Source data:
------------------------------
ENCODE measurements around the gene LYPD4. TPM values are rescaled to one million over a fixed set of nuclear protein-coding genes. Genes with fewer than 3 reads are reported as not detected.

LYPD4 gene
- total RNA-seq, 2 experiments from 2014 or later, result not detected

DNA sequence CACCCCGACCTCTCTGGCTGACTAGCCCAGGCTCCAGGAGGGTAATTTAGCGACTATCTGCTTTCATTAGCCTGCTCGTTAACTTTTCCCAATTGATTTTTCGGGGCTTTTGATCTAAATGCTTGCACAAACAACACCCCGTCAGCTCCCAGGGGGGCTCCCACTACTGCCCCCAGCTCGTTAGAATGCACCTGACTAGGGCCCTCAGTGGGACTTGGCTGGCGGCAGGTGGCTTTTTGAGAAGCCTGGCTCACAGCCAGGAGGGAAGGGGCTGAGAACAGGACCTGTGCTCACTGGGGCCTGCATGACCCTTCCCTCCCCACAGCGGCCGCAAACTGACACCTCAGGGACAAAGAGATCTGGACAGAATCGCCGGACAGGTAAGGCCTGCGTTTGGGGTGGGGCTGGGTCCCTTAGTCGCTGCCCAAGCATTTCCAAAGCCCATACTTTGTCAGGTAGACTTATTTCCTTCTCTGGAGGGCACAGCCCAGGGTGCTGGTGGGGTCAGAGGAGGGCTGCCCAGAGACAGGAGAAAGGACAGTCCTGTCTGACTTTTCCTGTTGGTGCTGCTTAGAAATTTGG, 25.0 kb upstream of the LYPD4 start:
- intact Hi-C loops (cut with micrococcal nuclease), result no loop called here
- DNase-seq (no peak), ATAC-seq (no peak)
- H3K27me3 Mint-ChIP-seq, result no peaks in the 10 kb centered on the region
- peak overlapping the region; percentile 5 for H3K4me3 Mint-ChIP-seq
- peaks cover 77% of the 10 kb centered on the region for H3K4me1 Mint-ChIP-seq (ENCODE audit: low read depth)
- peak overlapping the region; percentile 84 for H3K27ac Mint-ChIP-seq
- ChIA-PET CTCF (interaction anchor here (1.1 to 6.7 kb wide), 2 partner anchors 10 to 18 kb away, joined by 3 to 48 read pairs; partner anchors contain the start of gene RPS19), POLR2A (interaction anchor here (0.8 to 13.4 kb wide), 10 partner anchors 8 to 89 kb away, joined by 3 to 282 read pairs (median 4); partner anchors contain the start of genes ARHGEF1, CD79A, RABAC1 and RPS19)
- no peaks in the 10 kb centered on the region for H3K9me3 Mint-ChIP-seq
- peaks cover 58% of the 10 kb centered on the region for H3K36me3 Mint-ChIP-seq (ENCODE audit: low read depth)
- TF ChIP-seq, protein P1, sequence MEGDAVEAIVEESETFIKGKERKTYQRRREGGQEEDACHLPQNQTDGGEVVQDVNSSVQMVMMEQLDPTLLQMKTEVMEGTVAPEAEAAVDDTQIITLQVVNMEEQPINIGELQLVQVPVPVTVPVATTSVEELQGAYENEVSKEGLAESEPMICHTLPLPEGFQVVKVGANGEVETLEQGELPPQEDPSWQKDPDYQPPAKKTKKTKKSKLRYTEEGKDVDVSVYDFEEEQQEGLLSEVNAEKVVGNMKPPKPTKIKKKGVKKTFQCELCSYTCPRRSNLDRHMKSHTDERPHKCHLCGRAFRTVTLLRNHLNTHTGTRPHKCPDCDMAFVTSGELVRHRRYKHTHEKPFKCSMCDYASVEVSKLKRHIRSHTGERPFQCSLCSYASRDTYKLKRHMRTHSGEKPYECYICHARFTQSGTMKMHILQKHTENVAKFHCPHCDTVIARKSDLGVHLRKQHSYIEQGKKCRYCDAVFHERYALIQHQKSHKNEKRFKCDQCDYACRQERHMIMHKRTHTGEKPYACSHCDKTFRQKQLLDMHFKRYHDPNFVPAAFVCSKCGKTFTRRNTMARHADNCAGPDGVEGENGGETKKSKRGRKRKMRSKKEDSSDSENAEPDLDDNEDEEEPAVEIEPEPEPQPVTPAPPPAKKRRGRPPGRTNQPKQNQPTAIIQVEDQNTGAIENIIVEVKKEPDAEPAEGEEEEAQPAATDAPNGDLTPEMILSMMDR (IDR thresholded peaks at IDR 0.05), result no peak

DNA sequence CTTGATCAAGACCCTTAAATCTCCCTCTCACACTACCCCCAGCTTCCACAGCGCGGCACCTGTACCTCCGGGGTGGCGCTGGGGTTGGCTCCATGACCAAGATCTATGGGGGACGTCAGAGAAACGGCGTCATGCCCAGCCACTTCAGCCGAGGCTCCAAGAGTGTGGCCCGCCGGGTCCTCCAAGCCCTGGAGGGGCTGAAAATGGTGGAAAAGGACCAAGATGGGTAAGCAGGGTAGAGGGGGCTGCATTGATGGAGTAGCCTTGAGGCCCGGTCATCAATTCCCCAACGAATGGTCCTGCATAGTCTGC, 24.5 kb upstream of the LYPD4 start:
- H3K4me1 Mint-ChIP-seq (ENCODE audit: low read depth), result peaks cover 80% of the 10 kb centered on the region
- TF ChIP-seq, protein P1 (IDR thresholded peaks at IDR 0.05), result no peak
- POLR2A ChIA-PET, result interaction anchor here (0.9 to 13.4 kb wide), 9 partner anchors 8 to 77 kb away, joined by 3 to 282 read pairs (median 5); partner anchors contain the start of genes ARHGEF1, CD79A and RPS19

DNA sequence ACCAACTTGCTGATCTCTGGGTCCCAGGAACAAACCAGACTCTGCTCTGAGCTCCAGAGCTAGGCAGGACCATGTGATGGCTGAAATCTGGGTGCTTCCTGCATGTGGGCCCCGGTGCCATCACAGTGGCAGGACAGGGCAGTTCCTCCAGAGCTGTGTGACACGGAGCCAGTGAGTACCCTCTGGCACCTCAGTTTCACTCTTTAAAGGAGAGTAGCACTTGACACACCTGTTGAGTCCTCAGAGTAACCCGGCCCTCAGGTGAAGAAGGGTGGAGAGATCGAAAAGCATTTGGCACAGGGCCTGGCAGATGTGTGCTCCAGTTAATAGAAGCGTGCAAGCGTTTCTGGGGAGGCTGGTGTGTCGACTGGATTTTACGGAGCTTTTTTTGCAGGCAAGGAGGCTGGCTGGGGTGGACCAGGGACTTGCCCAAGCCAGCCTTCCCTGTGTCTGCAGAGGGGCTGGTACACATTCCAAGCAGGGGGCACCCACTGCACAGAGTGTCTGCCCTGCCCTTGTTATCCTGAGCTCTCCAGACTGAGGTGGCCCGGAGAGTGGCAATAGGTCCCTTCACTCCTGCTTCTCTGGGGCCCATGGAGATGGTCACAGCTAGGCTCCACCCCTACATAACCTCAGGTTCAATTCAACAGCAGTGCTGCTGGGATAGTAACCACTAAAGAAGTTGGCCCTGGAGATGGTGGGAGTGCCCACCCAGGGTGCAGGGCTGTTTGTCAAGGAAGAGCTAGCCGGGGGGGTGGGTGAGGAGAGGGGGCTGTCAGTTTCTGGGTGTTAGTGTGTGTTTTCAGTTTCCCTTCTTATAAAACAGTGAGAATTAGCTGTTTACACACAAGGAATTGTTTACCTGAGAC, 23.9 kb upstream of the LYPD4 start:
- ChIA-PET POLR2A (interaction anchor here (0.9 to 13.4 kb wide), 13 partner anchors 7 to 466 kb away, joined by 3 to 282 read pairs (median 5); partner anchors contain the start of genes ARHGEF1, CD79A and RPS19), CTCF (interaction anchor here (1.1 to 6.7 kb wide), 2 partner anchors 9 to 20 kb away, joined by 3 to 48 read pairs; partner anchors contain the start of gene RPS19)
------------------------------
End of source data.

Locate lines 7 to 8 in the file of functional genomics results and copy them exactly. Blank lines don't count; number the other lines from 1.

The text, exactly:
- H3K27me3 Mint-ChIP-seq, result no peaks in the 10 kb centered on the region
- peak overlapping the region; percentile 5 for H3K4me3 Mint-ChIP-seq